For those geographically challenged, the Cube microsite offers tantalizing content. It supplements the perspectives on the cube, although it is complete without that experience.

The interface is excellent. You are entering a world of fragmented story pieces that you can navigate in numerous ways, thereby changing how the story unfolds. I cheated a bit by navigating from the “check your progress” tree, rather than the more organic links within this Tholian web of scenarios and documents.

There are memorable moments: A mime drowned in a car as a little person and goon look on, while a child sleeps peacefully with his teddy bear to the strains of the less familiar parts of the Blue Danube, surrounded by oodles of bears and a woman with a counting machine . . .

All right, so I’m still trying to figure out how the Yamamoto Bank fits in with the teddy bears kid. I love the mime eulogy--Fellini meets Twin Peeks—-but I don’t see the plot point yet. It’s intriguing, and requires a lot of thought from the viewer. This is not a passive viewing experience.

I do wonder about the missing emotional connection. The fragmented story pieces make it hard to connect with a character, which is one of the underlying tenets of good storytelling.
But this is the 21st century, and it’s a brave new world for storytellers.

In these generally discouraging times, I am happy to know that the corporate entity that brought us The Sopranos, and The Wire, and my favorite, Deadwood, is willing to spend money to experiment, to let professional imaginations wander into new possibilities, like scientific R&D that does not pay off in the short term with a commercially viable deliverable but opens up the entire future.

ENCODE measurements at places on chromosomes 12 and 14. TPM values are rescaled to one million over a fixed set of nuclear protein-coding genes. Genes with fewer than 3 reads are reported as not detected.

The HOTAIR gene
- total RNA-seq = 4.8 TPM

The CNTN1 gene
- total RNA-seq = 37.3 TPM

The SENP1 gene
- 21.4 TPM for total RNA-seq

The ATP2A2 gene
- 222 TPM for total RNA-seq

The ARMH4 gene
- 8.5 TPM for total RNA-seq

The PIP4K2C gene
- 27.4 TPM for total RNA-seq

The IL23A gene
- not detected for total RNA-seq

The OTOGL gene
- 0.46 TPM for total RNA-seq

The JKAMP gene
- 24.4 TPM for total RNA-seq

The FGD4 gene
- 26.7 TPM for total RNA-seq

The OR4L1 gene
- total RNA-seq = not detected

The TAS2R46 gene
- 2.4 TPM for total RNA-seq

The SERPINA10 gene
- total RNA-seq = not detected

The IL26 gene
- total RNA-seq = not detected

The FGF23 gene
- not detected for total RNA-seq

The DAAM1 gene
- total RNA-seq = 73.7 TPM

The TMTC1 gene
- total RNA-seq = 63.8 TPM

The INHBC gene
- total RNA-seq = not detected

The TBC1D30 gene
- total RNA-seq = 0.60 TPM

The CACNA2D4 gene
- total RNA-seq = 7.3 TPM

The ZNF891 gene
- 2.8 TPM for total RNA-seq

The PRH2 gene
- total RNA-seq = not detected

HBO knows storytelling is that important. Huzzah.

Monday, September 14, 2009

Larry Gelbart and Jay Leno: Send Out the Clowns

Thirteen years ago I edited a book for the day job on stand-up comedians that was published by Harry N. Abrams. We asked Larry Gelbart to write the intro for the book, which he kindly did. In the library cataloging of the book, he is listed as the editor. C’es la vie. If I’m going to be upstaged by anyone, I’m happy it was Gelbart. He was professionally warm and encouraging to work with.

For the same project, I answered my phone fairly late one Friday night, and it was Jay Leno, (making his own phone calls). We had asked him to contribute a small piece about his influences or about an important tv comedy memory. We had already received short great pieces from Phyllis Diller, Jack Carter, Dick Gregory, Bill Maher, Lily Tomlin, Richard Belzer, Mark Russell, Don Rickles, Shelly Winters, and Jonathan Winters.

Jay was calling to say that it isn’t his thing to write about what he does. Comedy is his job, but he just does it, he doesn’t think about it. He was very pleasant and straightforward, and no matter what I said I couldn’t talk him into sending something for the book. Maybe if I had impersonated Larry Gelbart, Leno would have stepped up to the plate for us.